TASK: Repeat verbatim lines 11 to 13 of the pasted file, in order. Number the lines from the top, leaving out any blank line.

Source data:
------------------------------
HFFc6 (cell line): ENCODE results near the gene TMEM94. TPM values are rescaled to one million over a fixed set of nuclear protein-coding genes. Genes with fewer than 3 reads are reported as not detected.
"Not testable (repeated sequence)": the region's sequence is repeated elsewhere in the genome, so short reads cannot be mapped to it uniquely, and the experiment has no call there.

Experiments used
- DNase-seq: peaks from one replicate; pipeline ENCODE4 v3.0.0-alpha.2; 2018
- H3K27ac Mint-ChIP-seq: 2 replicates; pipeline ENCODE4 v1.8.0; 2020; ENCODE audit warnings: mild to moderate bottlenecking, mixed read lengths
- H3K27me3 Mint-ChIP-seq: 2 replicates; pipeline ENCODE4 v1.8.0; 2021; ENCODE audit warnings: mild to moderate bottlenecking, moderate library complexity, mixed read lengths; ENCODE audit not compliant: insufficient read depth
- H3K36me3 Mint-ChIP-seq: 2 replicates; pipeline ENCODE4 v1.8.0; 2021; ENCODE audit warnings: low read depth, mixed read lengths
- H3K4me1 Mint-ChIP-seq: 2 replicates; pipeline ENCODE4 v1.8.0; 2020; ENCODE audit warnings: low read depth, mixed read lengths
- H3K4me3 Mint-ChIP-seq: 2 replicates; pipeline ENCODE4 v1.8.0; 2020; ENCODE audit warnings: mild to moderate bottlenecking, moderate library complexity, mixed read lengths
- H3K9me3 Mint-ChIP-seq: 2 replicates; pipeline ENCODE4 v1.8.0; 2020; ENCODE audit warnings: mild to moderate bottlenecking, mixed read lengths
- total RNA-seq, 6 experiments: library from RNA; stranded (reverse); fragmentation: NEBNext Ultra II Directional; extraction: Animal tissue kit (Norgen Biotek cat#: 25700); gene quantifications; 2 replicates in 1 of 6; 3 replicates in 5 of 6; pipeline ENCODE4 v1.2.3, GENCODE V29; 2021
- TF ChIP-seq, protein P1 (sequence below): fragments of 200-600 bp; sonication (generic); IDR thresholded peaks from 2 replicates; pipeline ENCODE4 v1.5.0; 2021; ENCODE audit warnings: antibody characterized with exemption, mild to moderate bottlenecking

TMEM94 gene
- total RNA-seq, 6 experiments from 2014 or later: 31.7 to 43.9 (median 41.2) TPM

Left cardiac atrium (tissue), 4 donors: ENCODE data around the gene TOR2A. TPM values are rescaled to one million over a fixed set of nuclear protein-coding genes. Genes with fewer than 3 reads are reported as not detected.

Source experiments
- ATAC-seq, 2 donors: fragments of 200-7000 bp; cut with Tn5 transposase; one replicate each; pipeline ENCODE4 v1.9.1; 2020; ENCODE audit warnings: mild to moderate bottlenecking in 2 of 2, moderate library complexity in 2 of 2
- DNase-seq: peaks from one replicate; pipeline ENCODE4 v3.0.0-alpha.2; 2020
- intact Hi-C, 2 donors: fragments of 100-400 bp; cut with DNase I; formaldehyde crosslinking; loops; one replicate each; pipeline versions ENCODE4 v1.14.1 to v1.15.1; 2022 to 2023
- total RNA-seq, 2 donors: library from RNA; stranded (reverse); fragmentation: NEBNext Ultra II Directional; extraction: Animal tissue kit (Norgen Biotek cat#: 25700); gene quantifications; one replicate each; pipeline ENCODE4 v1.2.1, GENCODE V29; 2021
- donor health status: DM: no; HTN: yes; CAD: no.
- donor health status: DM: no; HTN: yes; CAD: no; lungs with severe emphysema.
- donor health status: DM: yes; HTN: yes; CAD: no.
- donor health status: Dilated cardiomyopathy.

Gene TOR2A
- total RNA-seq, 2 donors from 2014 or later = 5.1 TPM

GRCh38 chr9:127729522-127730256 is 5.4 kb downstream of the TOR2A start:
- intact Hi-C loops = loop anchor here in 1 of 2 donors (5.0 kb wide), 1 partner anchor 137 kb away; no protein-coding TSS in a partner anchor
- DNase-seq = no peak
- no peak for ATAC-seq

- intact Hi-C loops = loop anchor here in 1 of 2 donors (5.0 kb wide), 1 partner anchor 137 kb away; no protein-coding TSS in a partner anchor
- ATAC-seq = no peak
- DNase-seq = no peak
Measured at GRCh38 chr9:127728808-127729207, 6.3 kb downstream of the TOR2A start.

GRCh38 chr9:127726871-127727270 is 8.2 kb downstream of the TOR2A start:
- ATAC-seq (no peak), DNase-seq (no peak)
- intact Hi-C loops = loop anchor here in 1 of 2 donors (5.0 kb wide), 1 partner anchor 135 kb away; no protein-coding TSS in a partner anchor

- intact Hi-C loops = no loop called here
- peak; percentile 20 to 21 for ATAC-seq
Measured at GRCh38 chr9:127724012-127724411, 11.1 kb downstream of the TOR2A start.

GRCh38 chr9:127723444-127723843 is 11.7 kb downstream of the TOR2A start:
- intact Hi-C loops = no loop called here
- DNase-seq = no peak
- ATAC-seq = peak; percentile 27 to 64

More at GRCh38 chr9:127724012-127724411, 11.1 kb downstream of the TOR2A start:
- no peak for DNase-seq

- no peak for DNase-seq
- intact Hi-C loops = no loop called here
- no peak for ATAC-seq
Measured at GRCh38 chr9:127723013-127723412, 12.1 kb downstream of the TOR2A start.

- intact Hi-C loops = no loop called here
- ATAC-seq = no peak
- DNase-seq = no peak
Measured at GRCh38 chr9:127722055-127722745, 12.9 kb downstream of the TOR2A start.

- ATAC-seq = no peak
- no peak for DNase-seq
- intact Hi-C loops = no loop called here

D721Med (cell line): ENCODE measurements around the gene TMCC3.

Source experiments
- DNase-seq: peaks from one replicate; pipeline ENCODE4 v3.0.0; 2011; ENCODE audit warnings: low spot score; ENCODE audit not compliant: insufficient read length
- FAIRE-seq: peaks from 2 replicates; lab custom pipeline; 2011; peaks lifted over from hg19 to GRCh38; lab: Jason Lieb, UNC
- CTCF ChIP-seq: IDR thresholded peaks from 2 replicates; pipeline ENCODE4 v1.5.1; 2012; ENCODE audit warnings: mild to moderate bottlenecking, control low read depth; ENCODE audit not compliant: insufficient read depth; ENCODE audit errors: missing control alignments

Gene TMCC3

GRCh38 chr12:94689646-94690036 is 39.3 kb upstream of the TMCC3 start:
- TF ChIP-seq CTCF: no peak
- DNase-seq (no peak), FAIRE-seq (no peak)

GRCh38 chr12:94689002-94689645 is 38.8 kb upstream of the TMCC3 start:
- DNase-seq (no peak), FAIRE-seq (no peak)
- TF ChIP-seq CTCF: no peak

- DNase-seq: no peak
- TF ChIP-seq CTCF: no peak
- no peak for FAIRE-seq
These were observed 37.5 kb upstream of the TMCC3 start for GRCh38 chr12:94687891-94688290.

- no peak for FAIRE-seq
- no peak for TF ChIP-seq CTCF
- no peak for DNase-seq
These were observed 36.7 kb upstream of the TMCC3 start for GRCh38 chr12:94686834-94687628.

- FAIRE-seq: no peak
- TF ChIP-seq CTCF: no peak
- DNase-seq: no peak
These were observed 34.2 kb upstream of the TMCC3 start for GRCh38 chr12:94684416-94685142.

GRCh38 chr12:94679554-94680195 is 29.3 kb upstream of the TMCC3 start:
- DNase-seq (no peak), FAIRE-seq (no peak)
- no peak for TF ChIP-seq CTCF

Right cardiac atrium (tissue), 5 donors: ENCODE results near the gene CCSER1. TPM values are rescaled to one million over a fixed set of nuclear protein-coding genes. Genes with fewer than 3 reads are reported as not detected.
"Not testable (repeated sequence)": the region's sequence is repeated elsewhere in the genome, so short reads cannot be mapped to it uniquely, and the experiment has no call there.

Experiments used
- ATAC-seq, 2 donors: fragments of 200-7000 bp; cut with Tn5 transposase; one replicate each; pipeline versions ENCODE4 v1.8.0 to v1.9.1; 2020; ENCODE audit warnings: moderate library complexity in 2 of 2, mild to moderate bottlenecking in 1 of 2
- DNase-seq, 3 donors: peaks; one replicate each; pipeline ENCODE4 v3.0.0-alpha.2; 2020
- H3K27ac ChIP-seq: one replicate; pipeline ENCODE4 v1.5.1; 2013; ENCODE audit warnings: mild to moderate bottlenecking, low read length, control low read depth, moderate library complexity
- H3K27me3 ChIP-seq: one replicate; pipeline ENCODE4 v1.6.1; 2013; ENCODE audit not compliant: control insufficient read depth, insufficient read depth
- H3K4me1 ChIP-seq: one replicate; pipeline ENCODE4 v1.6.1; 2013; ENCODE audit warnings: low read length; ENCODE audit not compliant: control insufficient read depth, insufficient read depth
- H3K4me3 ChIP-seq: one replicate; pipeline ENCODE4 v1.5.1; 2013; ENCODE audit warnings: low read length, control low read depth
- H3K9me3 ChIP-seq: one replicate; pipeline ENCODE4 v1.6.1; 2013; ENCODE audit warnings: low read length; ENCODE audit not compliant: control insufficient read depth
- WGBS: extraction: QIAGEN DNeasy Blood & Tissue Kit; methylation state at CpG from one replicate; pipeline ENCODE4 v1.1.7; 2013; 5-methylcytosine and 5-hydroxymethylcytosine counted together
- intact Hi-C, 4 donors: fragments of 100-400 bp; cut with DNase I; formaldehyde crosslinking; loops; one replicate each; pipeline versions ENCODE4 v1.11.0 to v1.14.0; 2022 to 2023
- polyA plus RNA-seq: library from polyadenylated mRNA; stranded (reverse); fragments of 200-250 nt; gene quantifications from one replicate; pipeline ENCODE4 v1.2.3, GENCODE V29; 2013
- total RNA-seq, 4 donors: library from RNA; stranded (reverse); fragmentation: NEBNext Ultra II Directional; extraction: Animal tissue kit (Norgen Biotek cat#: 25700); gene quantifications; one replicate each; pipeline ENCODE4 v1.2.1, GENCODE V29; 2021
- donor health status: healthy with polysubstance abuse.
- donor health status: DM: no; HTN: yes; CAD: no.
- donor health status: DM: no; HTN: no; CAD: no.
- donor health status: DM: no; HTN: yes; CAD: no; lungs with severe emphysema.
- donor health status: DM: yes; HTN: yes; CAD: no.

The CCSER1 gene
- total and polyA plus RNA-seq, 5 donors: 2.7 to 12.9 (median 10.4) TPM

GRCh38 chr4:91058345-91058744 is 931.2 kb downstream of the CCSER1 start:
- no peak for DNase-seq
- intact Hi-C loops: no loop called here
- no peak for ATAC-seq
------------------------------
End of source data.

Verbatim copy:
- total RNA-seq, 6 experiments: library from RNA; stranded (reverse); fragmentation: NEBNext Ultra II Directional; extraction: Animal tissue kit (Norgen Biotek cat#: 25700); gene quantifications; 2 replicates in 1 of 6; 3 replicates in 5 of 6; pipeline ENCODE4 v1.2.3, GENCODE V29; 2021
- TF ChIP-seq, protein P1 (sequence below): fragments of 200-600 bp; sonication (generic); IDR thresholded peaks from 2 replicates; pipeline ENCODE4 v1.5.0; 2021; ENCODE audit warnings: antibody characterized with exemption, mild to moderate bottlenecking

TMEM94 gene